Antony and Cleopatra
By William Shakespeare
Directed by Kate Buckley
Adapted by James DeVita
Mark Antony – one of the three new rulers of the Roman Empire – has fallen desperately in love with Cleopatra, the Queen of Egypt, with whom he wiles away the time (and shirks responsibility). When Rome is threatened, though, he is forced to return. While away from his Queen, he dutifully marries another woman in order to bring peace between clashing emperors, angering everyone involved to the point of war and tragedy. APT’s new adaptation of Antony and Cleopatra allows the play to fit within the confines of the intimate Touchstone Theatre while retaining the power of the full production.

November 14, 2012

Billy Elliot

Billy Elliot, the story of a young boy who discovers his love of ballet, is on stage now at the Murat theatre, produced by Broadway Across America. It was a treat to be able to see the show for a second time this year. Seeing it again gave me the opportunity to enjoy layers of depth I missed the first time around. I was able to get past first impressions and reflect more on the story and performances.

When Billy’s mother passes away the Elliot family looses its anchor and is left reeling. Their community is also at war as the miner’s union goes on strike. In the midst of this chaos is the sweet story of a young boy who feels life his desires don’t match up with his environment.

The role of Billy Elliot was played by Noah Parets on Tuesday. The role rotates between three actors and Parets did a wonderful job. He had just the right balance of boyish earnestness and adolescent angst. Billy is trying to deal with feelings of grief after loosing his mother, shame for his growing love of ballet and hope for a future in dancing. That’s a lot for an 11-year-old to cope with and Parets captures that struggle.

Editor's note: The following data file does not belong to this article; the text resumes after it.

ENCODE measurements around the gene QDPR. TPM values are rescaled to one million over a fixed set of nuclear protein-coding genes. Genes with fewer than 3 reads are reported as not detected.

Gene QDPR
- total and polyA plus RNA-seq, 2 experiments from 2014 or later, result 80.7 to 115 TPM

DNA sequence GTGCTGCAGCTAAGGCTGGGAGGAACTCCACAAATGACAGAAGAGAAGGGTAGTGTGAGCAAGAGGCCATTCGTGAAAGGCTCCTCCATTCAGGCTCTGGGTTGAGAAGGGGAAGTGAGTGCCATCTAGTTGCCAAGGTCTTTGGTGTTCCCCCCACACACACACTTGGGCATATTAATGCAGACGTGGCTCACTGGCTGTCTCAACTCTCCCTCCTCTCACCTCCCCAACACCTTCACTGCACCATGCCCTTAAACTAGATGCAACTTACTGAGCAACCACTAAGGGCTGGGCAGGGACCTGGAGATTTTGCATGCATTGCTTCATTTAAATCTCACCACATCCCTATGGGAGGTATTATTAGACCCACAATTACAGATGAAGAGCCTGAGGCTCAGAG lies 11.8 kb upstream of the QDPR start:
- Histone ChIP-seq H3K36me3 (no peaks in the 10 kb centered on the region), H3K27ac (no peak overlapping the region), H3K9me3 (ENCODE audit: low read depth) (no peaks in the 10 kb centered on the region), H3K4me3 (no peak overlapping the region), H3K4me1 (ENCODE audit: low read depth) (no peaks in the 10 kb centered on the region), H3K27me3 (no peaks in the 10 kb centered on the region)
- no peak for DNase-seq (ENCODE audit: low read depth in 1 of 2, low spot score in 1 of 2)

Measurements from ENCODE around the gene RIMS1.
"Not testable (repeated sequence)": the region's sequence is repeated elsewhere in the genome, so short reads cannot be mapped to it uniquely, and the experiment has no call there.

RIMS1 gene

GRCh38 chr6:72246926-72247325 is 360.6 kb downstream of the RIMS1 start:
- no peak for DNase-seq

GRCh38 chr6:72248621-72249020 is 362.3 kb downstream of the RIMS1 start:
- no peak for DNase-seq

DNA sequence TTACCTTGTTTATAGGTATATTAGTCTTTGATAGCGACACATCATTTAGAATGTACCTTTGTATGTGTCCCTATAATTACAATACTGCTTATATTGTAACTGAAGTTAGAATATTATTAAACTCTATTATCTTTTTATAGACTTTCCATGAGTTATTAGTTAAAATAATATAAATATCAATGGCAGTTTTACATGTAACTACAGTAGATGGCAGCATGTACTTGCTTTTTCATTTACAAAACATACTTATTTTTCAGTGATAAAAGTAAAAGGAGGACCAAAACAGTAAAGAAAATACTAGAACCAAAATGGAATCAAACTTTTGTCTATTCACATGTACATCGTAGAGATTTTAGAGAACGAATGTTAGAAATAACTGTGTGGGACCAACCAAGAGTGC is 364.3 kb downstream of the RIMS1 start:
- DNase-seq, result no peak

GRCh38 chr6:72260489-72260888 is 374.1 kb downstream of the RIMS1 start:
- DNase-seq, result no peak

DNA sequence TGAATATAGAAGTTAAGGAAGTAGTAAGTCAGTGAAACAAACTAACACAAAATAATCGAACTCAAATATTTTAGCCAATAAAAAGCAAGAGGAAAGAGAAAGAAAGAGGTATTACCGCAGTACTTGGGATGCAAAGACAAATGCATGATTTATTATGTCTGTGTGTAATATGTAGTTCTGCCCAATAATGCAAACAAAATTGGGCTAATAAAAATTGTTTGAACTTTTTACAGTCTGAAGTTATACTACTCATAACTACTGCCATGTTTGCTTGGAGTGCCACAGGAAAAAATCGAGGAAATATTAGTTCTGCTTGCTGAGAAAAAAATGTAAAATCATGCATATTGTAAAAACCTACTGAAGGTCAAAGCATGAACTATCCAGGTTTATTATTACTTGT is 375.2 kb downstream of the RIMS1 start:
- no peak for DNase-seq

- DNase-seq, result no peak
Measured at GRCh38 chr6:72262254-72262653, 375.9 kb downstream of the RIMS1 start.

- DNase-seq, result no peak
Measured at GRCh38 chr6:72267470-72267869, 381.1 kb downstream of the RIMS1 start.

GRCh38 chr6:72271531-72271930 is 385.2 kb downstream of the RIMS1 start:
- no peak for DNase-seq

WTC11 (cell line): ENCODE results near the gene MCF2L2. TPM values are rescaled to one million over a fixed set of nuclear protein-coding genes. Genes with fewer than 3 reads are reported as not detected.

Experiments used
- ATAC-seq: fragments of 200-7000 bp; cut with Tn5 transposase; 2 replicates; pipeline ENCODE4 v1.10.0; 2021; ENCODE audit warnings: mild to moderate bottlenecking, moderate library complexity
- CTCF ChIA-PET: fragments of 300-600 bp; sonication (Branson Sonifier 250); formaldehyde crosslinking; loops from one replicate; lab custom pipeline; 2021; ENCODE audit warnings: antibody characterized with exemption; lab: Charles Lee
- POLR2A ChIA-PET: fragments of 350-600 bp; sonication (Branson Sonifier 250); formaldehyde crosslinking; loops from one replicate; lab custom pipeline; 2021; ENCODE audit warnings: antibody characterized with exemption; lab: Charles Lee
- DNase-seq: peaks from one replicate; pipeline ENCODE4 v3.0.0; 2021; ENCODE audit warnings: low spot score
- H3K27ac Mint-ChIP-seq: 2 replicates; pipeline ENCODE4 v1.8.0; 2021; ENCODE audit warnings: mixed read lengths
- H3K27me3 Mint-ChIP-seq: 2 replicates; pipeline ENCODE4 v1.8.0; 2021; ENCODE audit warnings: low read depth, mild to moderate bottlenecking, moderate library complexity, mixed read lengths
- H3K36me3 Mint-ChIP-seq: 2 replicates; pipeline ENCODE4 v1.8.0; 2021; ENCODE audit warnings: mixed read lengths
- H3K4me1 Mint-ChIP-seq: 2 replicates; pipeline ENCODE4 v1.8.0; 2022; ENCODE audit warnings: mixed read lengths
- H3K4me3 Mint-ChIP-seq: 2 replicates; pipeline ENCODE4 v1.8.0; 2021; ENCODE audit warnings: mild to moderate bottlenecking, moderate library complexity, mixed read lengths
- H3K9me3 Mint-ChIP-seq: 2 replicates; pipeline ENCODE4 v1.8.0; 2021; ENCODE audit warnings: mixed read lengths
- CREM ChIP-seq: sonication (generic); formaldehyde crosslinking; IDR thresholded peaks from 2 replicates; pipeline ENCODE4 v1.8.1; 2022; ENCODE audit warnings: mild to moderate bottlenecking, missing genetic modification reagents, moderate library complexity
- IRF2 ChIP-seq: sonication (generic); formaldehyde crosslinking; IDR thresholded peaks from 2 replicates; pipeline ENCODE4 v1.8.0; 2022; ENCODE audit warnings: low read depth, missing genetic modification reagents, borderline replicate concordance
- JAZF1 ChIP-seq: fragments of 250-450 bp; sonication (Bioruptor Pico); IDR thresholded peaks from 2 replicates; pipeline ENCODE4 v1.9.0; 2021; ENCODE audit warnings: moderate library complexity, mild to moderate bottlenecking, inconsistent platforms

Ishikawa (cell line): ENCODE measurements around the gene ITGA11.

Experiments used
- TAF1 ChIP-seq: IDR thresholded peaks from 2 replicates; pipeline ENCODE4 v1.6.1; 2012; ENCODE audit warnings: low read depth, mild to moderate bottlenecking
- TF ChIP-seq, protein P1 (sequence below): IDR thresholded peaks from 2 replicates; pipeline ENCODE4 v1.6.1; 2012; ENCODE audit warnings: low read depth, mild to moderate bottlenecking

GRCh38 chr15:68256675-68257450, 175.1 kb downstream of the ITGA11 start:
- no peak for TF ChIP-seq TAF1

I was once again impressed with Rich Herbert’s performance as Billy’s father. I think his role makes this show a bit more accessible for men who might not normally love musicals. He provides a relatable character for almost any father. He’s reluctant to accept his son for who he is and in the world they come from, that’s completely understandable, but his son’s happiness is more important than his pride.

Billy Elliot is about being true to who you are and supporting the people you love no matter what. I can’t think of a better message for a musical to share. On top of that the show is incredibly entertaining!

Don't Miss the Show


The show will run until November 18 at Old National Centre (the Murat Theatre). Tickets can be purchased at Clowes Memorial Hall, Old National Centre, by calling (800)-982-2787 or online at Shows begin at 7:30 p.m. Thursday, 8 p.m. Friday, 2 p.m. and 8 p.m. Saturday and 1 p.m. and 6:30 p.m. Sunday. 

Photos Courtesy of Broadway Across America

November 9, 2012


 What does it take to be a good writer? Is it harrowing experiences or is it a unique perspective or way of life? Is it something that can be taught or can good writing only come from natural talent? These questions and more are discussed in the Phoenix’ current production: Seminar.

The play premiered on Broadway in November 2011 with a stellar cast. Less than a year later the Phoenix was able to snag it as part of its 30th season. It’s currently onstage in the intimate Frank and Katrina Basile Theatre.

Four aspiring fiction writers scrape together $5,000 each to hire an accomplished author to teach a 12-week writing seminar. Their teacher, Leonard, is a misogynistic jerk with a palpable self-loathing and a particular talent for crushing dreams. Played with relish by Bill Simmons, Leonard embodies a failed artist, lashing out at others who are just beginning their careers. He stumbles around as if drunk or high while spouting self-absorbed nonsense after merely glancing at his students’ work.

The classes are incredibly tense, as the five writers sit in a room and push each other’s buttons. The four students include: Martin (Sam Fain), who is a bit rough around the edges, but self-righteous about his work and Izzy (Lisa Ermel) who delights in using her sexuality to get a rise out of the people around her.